April 19 2014 Latest news:
Tuesday, October 9, 2012
THE ambulance service in East Anglia has come under fresh scrutiny after new figures revealed less than half of stroke sufferers were taken to specialist hospitals within the target time.
Statistics show East of England Ambulance Service has missed targets for getting sufferers to stroke units for four consecutive months this year.
The service aims to transport 62% of patients to specialist units within an hour of a stroke but, on average, achieved just 49.3% from January to July.
In his role as constituency MP, Dr Dan Poulter said he had known for some time the ambulance service had been “struggling” to meet its targets.
He said it was people living in rural areas who received a “rough deal” as specialist stroke centres “save lives”.
Dr Poulter stressed the importance of stroke patients receiving thrombolytic or clot-busting drugs as early as possible to give them the best chance of avoiding brain damage.
And fellow MP Therese Coffey has criticised the service for consistently missing targets.
She said: “I have written to the chairman of the ambulance trust, Maria Ball, outlining my concerns about the shocking level of service provided and am demanding changes.
“Ever since the targets moved to a county basis, the trust has consistently failed them for Suffolk. I have asked the board to look at this as a matter of urgency.
“I have tasked the chairman to make a step change in performance and expect that by the time we meet in November there will be a noticeable difference for all patients.”The Stroke Association has criticised the figures and claimed response times could get even worse.
Neil Chapman, the charity’s assistant regional manager, said a review of stroke services by Midlands and East of England Strategic Health Authority could recommend a regional specialist centre be established at Addenbrooke’s Hospital, in Cambridge – making it even tougher for the ambulance service to meet targets.
Mr Chapman added: “If a regional centre is made around Addenbrooke’s Hospital for specialist stroke care, and other hospitals in the region don’t have that, there could be a longer journey time for people.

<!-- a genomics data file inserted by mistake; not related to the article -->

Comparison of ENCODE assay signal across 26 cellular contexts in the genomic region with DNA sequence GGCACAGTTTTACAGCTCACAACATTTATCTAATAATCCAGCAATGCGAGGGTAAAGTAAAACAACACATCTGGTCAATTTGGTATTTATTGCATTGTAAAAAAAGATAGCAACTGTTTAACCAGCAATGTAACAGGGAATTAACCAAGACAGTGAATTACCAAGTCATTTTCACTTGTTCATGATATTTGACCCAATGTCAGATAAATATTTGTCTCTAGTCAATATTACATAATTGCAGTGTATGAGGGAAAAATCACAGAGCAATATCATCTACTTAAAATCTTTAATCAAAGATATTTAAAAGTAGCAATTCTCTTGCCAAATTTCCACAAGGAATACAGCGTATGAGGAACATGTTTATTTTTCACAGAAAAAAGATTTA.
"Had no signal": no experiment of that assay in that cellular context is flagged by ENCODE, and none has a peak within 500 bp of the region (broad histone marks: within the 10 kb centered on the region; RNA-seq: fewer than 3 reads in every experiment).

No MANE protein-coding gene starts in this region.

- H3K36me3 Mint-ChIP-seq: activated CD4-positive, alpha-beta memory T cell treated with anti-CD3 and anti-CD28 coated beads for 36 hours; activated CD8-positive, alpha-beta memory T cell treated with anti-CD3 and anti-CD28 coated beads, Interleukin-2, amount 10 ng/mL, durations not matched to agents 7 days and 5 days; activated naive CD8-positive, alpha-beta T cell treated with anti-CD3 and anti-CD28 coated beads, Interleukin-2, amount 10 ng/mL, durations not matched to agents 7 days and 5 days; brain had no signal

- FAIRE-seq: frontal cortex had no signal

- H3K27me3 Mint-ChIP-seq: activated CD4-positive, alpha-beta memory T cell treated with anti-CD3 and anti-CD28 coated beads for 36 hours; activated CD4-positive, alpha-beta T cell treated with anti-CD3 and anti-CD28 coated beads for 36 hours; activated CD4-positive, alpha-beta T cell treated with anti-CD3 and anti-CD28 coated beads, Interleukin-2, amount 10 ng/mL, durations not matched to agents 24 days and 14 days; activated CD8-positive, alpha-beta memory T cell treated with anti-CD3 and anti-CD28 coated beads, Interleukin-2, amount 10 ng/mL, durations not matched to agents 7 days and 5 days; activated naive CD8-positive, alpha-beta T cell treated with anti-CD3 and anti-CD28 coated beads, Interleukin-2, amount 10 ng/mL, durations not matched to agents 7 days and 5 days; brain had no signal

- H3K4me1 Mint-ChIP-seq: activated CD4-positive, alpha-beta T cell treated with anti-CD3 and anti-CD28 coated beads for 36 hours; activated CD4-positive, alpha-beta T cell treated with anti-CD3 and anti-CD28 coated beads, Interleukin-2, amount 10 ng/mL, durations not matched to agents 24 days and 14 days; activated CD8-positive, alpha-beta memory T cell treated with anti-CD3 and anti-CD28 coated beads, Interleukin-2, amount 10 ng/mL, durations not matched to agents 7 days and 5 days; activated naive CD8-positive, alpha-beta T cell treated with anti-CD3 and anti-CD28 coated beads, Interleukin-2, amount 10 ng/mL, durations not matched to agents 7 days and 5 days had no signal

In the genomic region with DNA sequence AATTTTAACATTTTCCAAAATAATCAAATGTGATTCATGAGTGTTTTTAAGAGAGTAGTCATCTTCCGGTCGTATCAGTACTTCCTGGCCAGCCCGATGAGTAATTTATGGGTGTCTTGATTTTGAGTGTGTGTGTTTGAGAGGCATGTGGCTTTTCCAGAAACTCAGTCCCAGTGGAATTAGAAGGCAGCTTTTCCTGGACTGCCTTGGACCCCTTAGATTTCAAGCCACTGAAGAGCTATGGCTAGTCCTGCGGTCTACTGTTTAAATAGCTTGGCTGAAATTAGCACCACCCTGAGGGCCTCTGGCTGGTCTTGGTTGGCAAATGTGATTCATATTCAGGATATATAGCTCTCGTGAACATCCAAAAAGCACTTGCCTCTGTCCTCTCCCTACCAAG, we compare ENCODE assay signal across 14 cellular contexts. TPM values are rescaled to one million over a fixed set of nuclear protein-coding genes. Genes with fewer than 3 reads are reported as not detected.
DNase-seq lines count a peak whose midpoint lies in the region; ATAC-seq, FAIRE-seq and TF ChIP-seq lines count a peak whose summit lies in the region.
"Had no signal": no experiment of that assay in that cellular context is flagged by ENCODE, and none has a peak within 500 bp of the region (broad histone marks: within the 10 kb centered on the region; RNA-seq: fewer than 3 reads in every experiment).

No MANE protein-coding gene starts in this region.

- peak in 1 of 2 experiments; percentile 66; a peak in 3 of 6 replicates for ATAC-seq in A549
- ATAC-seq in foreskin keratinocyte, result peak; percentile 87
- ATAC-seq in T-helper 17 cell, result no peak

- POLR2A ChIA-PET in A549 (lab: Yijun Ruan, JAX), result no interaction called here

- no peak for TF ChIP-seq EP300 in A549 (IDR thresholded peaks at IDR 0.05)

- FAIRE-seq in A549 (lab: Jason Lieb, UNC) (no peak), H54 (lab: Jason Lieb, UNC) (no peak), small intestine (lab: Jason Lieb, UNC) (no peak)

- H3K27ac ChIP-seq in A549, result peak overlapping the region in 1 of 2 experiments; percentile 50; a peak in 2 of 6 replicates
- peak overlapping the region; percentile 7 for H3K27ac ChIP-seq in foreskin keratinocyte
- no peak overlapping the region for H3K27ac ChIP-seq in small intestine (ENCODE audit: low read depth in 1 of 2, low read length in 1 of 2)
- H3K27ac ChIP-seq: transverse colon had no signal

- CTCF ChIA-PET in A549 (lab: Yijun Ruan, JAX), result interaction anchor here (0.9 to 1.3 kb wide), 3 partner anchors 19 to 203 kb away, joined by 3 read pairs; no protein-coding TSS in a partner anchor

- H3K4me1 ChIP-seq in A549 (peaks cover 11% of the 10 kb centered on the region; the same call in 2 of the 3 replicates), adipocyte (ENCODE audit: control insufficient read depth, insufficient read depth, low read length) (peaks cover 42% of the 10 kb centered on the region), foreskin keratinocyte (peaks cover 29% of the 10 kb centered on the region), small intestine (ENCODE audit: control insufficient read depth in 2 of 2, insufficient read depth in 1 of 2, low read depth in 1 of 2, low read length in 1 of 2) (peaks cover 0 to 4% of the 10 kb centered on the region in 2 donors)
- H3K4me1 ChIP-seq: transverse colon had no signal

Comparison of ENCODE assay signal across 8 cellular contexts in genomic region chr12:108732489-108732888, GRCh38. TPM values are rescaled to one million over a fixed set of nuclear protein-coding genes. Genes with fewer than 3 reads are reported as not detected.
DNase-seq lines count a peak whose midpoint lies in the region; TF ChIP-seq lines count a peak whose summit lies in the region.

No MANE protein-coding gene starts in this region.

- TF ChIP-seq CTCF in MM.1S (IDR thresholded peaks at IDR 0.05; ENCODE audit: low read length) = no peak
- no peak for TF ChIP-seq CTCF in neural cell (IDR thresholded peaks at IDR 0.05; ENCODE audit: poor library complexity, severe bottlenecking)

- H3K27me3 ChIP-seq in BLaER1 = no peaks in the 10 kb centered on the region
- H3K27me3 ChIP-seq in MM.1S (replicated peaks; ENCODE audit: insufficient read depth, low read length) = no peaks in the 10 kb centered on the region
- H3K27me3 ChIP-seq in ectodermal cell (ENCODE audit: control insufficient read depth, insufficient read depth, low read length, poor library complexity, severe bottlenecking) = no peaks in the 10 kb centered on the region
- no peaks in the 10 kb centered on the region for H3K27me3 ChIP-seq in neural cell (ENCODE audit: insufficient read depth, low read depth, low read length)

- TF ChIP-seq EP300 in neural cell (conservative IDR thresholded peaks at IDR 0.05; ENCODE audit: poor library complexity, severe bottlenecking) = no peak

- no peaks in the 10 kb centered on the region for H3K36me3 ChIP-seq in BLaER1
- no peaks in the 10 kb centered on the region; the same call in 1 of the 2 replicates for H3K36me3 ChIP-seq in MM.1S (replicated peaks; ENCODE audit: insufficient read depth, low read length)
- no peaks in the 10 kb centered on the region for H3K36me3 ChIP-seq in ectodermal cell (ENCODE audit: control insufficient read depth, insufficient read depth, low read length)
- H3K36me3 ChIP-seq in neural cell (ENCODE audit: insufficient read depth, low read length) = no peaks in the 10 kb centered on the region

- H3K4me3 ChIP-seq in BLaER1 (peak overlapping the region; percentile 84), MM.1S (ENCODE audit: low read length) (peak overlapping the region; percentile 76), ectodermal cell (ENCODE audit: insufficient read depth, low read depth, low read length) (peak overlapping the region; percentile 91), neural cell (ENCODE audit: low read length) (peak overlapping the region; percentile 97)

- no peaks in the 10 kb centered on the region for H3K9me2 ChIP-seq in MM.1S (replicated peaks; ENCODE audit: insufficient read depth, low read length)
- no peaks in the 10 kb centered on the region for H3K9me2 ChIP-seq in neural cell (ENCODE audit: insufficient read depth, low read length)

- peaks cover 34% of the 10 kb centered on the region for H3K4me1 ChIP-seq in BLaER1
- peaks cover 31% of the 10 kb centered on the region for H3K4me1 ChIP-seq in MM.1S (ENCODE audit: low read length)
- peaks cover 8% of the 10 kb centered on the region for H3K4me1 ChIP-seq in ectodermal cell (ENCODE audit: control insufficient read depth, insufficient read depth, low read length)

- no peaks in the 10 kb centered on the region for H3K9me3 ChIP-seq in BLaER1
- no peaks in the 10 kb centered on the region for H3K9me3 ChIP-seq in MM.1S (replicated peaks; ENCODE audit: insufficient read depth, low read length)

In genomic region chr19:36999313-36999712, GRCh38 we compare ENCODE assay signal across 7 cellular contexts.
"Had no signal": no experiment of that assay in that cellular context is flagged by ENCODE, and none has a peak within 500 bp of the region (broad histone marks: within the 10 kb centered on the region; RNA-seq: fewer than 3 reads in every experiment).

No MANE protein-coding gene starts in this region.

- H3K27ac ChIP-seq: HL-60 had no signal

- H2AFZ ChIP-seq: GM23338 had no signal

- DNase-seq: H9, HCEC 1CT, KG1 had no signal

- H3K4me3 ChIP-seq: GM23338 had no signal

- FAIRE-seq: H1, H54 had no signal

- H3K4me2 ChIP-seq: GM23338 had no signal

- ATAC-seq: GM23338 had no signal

“We are concerned they are not meeting their targets but we are seeing they are putting in measures to improve that, and it’s important to see these making a difference.
“It is absolutely essential that anybody who suffers a stroke gets to hospital as quickly as possible.
“Everyone who has a stroke needs to see a stroke specialist as soon as possible and a proportion of patients are eligible to receive clot-busting treatments which could reduce the amount of brain damage.
“However, these need to be administered within four and a half hours of the stroke symptoms starting.”
A spokeswoman for the East of England Ambulance Service said: “There are no national targets set with clinical quality indicators but this year the trust has set its own stretch target of 62% for the stroke indicator.
“Achieving this is one of our quality priority areas and has been carried over from 2011/12 into the current year with the aim of increasing the number of patients who reach a specialist stroke unit within an hour from the previous trust target of 50%.
“A dedicated stroke lead is overseeing this priority and conducting ongoing investigations in all cases of non-compliance.
“Unfortunately, there is little that can be done regarding the effect of geography on transport times, with sometimes extended journey times to hospital in rural parts or where local district general hospitals have to be bypassed in preference for specialist centres further away.”